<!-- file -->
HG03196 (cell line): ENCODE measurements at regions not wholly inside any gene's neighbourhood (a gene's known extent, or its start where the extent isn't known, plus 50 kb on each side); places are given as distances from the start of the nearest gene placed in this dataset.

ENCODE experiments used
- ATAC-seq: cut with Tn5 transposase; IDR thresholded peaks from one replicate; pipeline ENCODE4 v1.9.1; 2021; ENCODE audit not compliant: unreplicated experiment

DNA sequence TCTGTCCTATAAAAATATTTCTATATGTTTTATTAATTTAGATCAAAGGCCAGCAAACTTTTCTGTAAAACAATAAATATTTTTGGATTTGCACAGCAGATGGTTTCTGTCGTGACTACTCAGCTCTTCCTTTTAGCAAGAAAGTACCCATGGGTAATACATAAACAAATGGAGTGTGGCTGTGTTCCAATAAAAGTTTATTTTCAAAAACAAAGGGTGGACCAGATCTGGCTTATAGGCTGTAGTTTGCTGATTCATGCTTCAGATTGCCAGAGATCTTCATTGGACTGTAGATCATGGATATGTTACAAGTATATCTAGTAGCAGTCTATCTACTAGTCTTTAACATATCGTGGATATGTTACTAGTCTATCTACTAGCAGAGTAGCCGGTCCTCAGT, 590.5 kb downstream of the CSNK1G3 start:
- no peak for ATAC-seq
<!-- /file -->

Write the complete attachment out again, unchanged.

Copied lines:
HG03196 (cell line): ENCODE measurements at regions not wholly inside any gene's neighbourhood (a gene's known extent, or its start where the extent isn't known, plus 50 kb on each side); places are given as distances from the start of the nearest gene placed in this dataset.

ENCODE experiments used
- ATAC-seq: cut with Tn5 transposase; IDR thresholded peaks from one replicate; pipeline ENCODE4 v1.9.1; 2021; ENCODE audit not compliant: unreplicated experiment

DNA sequence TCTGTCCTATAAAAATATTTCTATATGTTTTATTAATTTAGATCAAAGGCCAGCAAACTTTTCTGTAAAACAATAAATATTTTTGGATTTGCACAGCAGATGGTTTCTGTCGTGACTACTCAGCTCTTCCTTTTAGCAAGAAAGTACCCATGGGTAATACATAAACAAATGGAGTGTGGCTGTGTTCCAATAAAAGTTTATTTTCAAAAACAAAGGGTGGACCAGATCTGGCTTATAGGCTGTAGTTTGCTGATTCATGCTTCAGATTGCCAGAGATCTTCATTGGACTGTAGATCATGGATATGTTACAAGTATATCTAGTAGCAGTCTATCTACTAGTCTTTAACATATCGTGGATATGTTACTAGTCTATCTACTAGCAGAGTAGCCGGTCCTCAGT, 590.5 kb downstream of the CSNK1G3 start:
- no peak for ATAC-seq